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The Life and Work of Susan B. Anthony (Volume 1 of 2)
by Ida Husted Harper
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THE LIFE AND WORK

OF

SUSAN B. ANTHONY

INCLUDING PUBLIC ADDRESSES, HER OWN LETTERS AND MANY FROM HER CONTEMPORARIES DURING FIFTY YEARS

BY IDA HUSTED HARPER

A Story of the evolution of the Status of Woman

IN TWO VOLUMES

VOLUME I ILLUSTRATED WITH PORTRAITS, PICTURES OF HOMES, ETC.

INDIANAPOLIS AND KANSAS CITY THE BOWEN-MERRILL COMPANY 1899



TO WOMAN, FOR WHOSE FREEDOM SUSAN B. ANTHONY HAS GIVEN FIFTY YEARS OF NOBLE ENDEAVOR THIS BOOK IS DEDICATED



PREFACE.

A biography written during the lifetime of the subject is unusual, but to the friends of Miss Anthony it seemed especially desirable because the reform in which she and her contemporaries have been engaged has not been given a deserved place in the pages of history, and the accounts must be gleaned very largely from unpublished records and personal recollections. The wisdom of this course often has been apparent in the preparation of these volumes. In recalling how many times an entirely different interpretation of letters, scenes and actions would have been made from that which Miss Anthony declared to be the true one, the author must confess that hereafter all biographies will be read by her with a certain amount of skepticism—a doubt whether the historian has drawn correct conclusions from apparent premises, and a disbelief that one individual can state accurately the motives which influenced another.

Most persons who have attained sufficient prominence to make a record of their lives valuable are too busy to prepare an autobiography, but there is only one other way to go down to posterity correctly represented, and that is to have some one else write the history while the hero still lives. If we admit this self-evident proposition, then the question is presented, should it be published during his lifetime? A reason analogous to that which justifies the writing, demands also the publication, in order that denials or attacks may be met by the person who, above all others, is best qualified to defend the original statement. It seems a pity, too, that he should be deprived of knowing what the press and the people think of the story of his life, since there is no assurance that he will meet the book-reviewers in the next world.

These volumes may claim the merit of truthfully describing the principal events of Miss Anthony's life and presenting her opinions on the various matters considered. She has objected to the eulogies, but the writer holds that, as these are not the expressions of a partial biographer but the spontaneous tributes of individuals and newspapers, no rule of good taste is violated in giving them a place. It is only justice that, since the abuse and ridicule of early years are fully depicted, esteem and praise should have equal prominence; and surely every one will read with pleasure the proof that the world's scorn and repudiation have been changed to respect and approval. Many letters of women have been used to disprove the assertion so often made, that women themselves do not properly estimate the labors of Miss Anthony in their behalf. It can not be expected that the masses should understand or appreciate her work, but the written evidence herein submitted will demonstrate that the women of each decade most prominent in intellectual ability, in philanthropy, in reform, those who represent the intelligence and progress of the age, have granted to it the most cordial and thorough recognition.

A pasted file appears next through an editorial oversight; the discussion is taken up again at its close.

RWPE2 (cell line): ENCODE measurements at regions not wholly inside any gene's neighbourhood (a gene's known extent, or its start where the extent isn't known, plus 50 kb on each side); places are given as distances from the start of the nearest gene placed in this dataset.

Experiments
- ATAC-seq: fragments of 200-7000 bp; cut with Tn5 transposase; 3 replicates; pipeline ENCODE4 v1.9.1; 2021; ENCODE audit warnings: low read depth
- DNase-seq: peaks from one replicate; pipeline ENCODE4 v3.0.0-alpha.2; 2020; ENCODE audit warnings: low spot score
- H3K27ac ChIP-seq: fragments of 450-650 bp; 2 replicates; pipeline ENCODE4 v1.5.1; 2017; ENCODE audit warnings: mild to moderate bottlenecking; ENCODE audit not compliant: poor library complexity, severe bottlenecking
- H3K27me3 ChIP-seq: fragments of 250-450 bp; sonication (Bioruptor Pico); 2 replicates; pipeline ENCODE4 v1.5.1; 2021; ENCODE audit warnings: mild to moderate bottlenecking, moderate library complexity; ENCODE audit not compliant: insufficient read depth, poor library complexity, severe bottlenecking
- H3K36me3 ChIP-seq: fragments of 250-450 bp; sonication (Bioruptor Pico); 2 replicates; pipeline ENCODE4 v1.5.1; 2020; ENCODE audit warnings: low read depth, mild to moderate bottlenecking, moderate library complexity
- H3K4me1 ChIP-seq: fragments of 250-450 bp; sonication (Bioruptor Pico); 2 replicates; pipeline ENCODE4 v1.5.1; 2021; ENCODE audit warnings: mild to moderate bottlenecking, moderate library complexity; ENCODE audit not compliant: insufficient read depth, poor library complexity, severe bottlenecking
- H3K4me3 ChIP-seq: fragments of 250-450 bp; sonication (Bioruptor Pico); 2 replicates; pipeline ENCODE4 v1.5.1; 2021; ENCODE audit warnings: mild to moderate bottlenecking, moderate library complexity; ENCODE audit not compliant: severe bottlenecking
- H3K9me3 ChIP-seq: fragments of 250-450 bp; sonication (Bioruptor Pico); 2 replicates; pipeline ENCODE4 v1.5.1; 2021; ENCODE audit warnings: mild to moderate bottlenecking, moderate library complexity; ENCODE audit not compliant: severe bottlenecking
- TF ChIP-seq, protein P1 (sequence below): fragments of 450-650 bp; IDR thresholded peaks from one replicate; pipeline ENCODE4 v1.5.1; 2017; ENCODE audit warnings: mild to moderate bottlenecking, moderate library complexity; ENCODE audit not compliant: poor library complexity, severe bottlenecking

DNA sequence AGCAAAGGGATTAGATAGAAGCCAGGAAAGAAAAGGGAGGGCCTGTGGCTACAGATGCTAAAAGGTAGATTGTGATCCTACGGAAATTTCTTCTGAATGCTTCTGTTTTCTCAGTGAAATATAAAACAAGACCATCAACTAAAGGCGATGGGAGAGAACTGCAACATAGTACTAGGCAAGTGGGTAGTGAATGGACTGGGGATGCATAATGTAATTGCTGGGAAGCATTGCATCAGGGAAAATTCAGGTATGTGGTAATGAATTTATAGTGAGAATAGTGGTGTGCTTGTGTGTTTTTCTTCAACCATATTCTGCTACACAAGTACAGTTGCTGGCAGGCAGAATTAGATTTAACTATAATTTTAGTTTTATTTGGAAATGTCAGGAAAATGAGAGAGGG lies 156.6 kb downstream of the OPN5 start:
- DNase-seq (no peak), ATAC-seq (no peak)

There has not been the slightest attempt at rhetorical display, but only an endeavor to tell in plain, simple language the story of the life and work of one who was born into the simplicity and straightforwardness of the Society of Friends and never departed from them. The constant aim has been to condense, but it has not been an easy task to crowd into limited space the history of nearly eighty busy, eventful years, comprising a revolution in social and legal customs. If the reader discover some things omitted which to him seem vital, or others mentioned which appear unimportant, it is hoped he will attribute them to an error of judgment rather than to an intention to minimize or magnify unduly any person or action.

The fact should be kept in mind that this is not a history of woman suffrage, except in so far as Miss Anthony herself has been directly connected with it. A number of women have made valuable contributions to this movement whose lives have not come in contact with hers, therefore they have not been mentioned in these pages, which have been devoted almost exclusively to her personal labors and associations. Many of those even who have been her warm and faithful friends have had to be omitted for want of space. No one can know the regret this has caused, or the conscientious effort which has been made to render exact justice to Miss Anthony's co-workers. It was so difficult for her to select the few pictures for which room could be spared that she was strongly tempted to exclude all. Personal controversies have been omitted, in the belief that nothing could be gained which would justify handing them down to future generations. Where differences have existed in regard to matters of a public nature, only so much of them has been given as might serve for an object lesson on future occasions.